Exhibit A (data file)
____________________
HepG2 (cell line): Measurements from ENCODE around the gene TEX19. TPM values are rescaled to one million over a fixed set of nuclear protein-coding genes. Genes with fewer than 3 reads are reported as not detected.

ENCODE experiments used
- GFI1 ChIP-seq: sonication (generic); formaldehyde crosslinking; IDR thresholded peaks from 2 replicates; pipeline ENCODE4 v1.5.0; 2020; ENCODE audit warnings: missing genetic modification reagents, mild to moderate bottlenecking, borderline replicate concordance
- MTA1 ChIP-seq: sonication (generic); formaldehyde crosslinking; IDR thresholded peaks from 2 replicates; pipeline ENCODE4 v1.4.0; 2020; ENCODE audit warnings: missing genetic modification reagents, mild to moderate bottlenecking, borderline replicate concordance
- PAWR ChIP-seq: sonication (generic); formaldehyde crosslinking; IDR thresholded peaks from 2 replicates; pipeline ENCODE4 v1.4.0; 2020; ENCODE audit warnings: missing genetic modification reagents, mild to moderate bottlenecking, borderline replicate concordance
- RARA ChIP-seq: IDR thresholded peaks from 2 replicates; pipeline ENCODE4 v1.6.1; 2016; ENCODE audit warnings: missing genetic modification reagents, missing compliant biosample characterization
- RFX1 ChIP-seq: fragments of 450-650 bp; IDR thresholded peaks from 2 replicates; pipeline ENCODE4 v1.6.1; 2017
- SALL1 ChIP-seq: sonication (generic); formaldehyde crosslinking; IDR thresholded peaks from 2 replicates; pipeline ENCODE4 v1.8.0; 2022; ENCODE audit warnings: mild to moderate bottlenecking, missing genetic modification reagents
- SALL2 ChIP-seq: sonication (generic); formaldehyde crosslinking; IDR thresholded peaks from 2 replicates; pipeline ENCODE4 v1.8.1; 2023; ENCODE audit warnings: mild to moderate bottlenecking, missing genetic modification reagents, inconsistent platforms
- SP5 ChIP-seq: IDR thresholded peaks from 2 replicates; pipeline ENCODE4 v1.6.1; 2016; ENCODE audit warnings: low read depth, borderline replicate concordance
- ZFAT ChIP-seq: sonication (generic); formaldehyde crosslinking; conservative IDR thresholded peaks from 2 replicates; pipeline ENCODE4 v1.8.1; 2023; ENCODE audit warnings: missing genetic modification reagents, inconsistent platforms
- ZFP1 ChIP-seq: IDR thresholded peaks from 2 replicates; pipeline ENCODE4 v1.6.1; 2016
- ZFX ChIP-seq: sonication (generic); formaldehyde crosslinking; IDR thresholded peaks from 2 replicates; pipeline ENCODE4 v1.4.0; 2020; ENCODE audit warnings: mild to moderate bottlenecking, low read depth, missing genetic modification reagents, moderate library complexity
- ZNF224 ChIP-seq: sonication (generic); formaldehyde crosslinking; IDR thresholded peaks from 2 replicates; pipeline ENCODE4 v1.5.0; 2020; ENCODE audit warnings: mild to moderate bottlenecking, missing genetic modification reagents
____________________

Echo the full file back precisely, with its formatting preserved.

HepG2 (cell line): Measurements from ENCODE around the gene TEX19. TPM values are rescaled to one million over a fixed set of nuclear protein-coding genes. Genes with fewer than 3 reads are reported as not detected.

ENCODE experiments used
- GFI1 ChIP-seq: sonication (generic); formaldehyde crosslinking; IDR thresholded peaks from 2 replicates; pipeline ENCODE4 v1.5.0; 2020; ENCODE audit warnings: missing genetic modification reagents, mild to moderate bottlenecking, borderline replicate concordance
- MTA1 ChIP-seq: sonication (generic); formaldehyde crosslinking; IDR thresholded peaks from 2 replicates; pipeline ENCODE4 v1.4.0; 2020; ENCODE audit warnings: missing genetic modification reagents, mild to moderate bottlenecking, borderline replicate concordance
- PAWR ChIP-seq: sonication (generic); formaldehyde crosslinking; IDR thresholded peaks from 2 replicates; pipeline ENCODE4 v1.4.0; 2020; ENCODE audit warnings: missing genetic modification reagents, mild to moderate bottlenecking, borderline replicate concordance
- RARA ChIP-seq: IDR thresholded peaks from 2 replicates; pipeline ENCODE4 v1.6.1; 2016; ENCODE audit warnings: missing genetic modification reagents, missing compliant biosample characterization
- RFX1 ChIP-seq: fragments of 450-650 bp; IDR thresholded peaks from 2 replicates; pipeline ENCODE4 v1.6.1; 2017
- SALL1 ChIP-seq: sonication (generic); formaldehyde crosslinking; IDR thresholded peaks from 2 replicates; pipeline ENCODE4 v1.8.0; 2022; ENCODE audit warnings: mild to moderate bottlenecking, missing genetic modification reagents
- SALL2 ChIP-seq: sonication (generic); formaldehyde crosslinking; IDR thresholded peaks from 2 replicates; pipeline ENCODE4 v1.8.1; 2023; ENCODE audit warnings: mild to moderate bottlenecking, missing genetic modification reagents, inconsistent platforms
- SP5 ChIP-seq: IDR thresholded peaks from 2 replicates; pipeline ENCODE4 v1.6.1; 2016; ENCODE audit warnings: low read depth, borderline replicate concordance
- ZFAT ChIP-seq: sonication (generic); formaldehyde crosslinking; conservative IDR thresholded peaks from 2 replicates; pipeline ENCODE4 v1.8.1; 2023; ENCODE audit warnings: missing genetic modification reagents, inconsistent platforms
- ZFP1 ChIP-seq: IDR thresholded peaks from 2 replicates; pipeline ENCODE4 v1.6.1; 2016
- ZFX ChIP-seq: sonication (generic); formaldehyde crosslinking; IDR thresholded peaks from 2 replicates; pipeline ENCODE4 v1.4.0; 2020; ENCODE audit warnings: mild to moderate bottlenecking, low read depth, missing genetic modification reagents, moderate library complexity
- ZNF224 ChIP-seq: sonication (generic); formaldehyde crosslinking; IDR thresholded peaks from 2 replicates; pipeline ENCODE4 v1.5.0; 2020; ENCODE audit warnings: mild to moderate bottlenecking, missing genetic modification reagents